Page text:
“As you may have noticed, relationships are not here to make you happy or fulfilled. If you continue to pursue the goal of salvation through a relationship, you will be disillusioned again and again. But if you accept that the relationship is here to make you conscious instead of happy, then the relationship will offer you salvation, and you will be aligning yourself with the higher consciousness that wants to be born into this world.” Eckhart Tolle
Most of us view relationships in terms of finding a special someone to ‘complete’ us, to make us happy, or to take away our sorrow. We are often seeking from a position of ‘lack’ — what is perceived to be missing from our lives – and from the idea that being with another person is the end of our individual journey toward happiness.
The first flush of romance, when we project only good qualities onto the other, is often quickly followed by the realization that there are things that we don’t like about them, that irritate us, sometimes inexplicably. At this point, if we are not conscious of what is really happening, problems can start to bubble under the surface and lead to greater difficulties further down the road.
By being able to see our partner as a reflection of our own unreconstructed or unassimilated issues, we can choose to work with that person to begin a process of learning and growth that can be mutually helpful and deeply valuable. Hence, the meaning of ‘relationship’ becomes apparent – seeing it as a vessel or ship within which both people can access their capacity for personal development and even spiritual evolution through honest relating.
Choosing to have a conscious relationship then is about the deliberate and concerted fostering of self-awareness, and a deep desire to have a meaningful union with another. But what are the characteristics of such a relationship? These are a few of them:
This means being honest to your partner as and when things crop up. Relationships thrive in a climate of absolute honesty and transparency. Hidden feelings or withheld truths are the arch-enemy of a conscious relationship. Being open about all feelings, good and bad – creating a safe and trusting space for both people to discuss anything without feeling that the other person is only doing so to try and score points or ‘fix’ the problem. Moving from conditional listening to unconditional hearing.
When you own your actions and reactions you become totally accountable for them. Being responsible for, and aware of, what are your own issues and what you are projecting onto the other person enables you to work on developing an understanding of what you bring to the relationship in the form of old patterns of behaviour. It is unhelpful trying to find fault or attributing blame to your partner.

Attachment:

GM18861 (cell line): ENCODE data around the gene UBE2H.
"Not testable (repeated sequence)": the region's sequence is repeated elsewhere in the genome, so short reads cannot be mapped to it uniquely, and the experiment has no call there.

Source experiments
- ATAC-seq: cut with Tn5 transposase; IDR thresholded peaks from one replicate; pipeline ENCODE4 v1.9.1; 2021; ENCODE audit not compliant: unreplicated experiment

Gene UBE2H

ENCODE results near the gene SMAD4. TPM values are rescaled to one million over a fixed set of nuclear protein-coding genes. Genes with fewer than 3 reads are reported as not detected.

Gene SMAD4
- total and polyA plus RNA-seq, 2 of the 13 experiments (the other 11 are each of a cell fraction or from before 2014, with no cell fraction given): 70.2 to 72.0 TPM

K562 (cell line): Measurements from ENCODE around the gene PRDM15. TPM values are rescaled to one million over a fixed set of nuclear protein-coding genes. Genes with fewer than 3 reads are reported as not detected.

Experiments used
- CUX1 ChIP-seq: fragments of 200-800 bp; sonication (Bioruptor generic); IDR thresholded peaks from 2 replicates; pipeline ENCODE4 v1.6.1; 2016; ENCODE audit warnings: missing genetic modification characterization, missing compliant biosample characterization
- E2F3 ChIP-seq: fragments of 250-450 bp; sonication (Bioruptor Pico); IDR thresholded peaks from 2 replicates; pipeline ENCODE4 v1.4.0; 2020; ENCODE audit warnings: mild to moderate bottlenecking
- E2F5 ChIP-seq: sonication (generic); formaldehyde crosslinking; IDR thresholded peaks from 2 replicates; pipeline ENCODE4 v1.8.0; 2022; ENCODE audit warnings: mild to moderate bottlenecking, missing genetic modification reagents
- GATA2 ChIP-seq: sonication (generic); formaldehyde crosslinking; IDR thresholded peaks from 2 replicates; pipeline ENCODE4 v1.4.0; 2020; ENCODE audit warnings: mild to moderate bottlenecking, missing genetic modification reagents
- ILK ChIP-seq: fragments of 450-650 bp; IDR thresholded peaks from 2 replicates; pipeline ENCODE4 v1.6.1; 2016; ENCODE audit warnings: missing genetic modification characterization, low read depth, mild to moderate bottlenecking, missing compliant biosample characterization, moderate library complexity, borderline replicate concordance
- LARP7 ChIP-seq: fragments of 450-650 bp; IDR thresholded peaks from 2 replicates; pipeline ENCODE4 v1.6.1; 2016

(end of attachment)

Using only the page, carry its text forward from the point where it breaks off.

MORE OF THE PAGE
Definitely resist getting into ‘victim mode‘; instead, try focusing on understanding how this response, in particular, is often the voice of your hurt, needy, and disempowered child. It is better to respond from your adult self in the ‘present moment and to develop an understanding and awareness of how certain reactions are triggered because you are acting out a relationship that hasn’t been resolved from the past.
Think very carefully anytime you agree to do something with or for your partner and make sure that your intentions are genuine and your actions carried out impeccably. It is irrelevant whether this agreement seems minor or significant because in conscious relationships there is no such thing as a trivial ‘breaking of your word‘.
If you decide you don’t want to stick with it or want to change it completely, make the conscious choice to communicate this honestly otherwise it will foster an undercurrent of mistrust and lack of belief in what you say that is corrosive to your union in the medium and longer term. This is all about displaying integrity in action as well as word.
For the majority of us who are trying to build a conscious relationship, including myself, it is a constant ‘work in progress, an ongoing exploration and discovery, a gradual journey along a new path of self-realization, and definitely not a destination. It is a new path that is being forged though, one that requires a lot from oneself — bravery, risk-taking, hard work, a willingness to be truthful and open at all times, and a desire to consciously and consistently practice self-awareness and responsibility for ones own actions and reactions.
Because of this there are many moments of deep joy, love, and bliss, and some of difficulty and struggle. Ultimately, such a relationship is about being a vehicle for self-growth, a way in which we discover the essential truth of who we are through being with another.